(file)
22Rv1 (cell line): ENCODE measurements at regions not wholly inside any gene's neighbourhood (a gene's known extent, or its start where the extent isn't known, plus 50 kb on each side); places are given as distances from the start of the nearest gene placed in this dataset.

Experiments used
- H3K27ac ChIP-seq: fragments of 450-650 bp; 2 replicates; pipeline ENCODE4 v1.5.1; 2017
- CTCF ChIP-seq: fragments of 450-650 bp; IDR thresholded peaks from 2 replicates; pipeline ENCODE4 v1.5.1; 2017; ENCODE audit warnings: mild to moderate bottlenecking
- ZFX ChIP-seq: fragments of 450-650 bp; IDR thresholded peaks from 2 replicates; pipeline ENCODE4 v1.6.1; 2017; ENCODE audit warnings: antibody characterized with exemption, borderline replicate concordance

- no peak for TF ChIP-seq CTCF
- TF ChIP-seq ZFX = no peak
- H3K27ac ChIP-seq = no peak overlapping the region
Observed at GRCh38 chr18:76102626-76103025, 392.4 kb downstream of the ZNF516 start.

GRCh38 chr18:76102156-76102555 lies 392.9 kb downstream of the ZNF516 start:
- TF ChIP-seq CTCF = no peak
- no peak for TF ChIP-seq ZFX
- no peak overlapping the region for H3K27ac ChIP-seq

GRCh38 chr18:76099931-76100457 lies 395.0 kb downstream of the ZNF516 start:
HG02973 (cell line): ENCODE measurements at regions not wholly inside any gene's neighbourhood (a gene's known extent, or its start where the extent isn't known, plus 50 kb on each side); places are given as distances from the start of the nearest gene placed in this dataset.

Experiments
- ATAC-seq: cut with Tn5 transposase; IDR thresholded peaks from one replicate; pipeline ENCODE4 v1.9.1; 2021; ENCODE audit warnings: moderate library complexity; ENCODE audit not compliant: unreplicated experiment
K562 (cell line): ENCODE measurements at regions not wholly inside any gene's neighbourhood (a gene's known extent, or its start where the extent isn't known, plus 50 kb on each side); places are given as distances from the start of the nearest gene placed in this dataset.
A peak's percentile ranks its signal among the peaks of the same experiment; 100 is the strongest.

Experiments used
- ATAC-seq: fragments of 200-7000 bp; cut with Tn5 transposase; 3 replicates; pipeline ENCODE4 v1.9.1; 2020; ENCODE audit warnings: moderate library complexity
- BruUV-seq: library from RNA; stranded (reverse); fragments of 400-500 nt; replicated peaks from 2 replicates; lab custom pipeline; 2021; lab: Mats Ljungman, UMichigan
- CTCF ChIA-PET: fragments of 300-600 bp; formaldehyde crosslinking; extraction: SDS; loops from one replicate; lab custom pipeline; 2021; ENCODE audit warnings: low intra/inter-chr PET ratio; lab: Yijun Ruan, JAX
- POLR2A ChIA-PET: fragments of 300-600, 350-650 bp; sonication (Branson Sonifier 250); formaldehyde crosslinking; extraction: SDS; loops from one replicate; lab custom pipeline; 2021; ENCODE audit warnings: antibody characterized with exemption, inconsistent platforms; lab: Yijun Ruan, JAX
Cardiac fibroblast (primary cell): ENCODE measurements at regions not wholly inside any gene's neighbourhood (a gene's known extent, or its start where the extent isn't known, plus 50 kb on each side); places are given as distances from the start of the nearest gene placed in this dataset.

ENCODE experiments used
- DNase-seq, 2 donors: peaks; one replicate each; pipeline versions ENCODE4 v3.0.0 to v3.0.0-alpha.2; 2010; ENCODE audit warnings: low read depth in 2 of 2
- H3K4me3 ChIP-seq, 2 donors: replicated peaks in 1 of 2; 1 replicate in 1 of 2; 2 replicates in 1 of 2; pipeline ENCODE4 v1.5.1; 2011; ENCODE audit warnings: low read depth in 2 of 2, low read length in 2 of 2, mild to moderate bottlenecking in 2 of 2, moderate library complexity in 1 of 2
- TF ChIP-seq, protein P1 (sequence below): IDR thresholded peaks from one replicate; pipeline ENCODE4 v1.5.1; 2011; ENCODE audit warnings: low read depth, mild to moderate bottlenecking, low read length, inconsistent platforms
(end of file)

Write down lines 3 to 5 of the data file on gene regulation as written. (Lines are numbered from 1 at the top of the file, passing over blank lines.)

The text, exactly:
- H3K27ac ChIP-seq: fragments of 450-650 bp; 2 replicates; pipeline ENCODE4 v1.5.1; 2017
- CTCF ChIP-seq: fragments of 450-650 bp; IDR thresholded peaks from 2 replicates; pipeline ENCODE4 v1.5.1; 2017; ENCODE audit warnings: mild to moderate bottlenecking
- ZFX ChIP-seq: fragments of 450-650 bp; IDR thresholded peaks from 2 replicates; pipeline ENCODE4 v1.6.1; 2017; ENCODE audit warnings: antibody characterized with exemption, borderline replicate concordance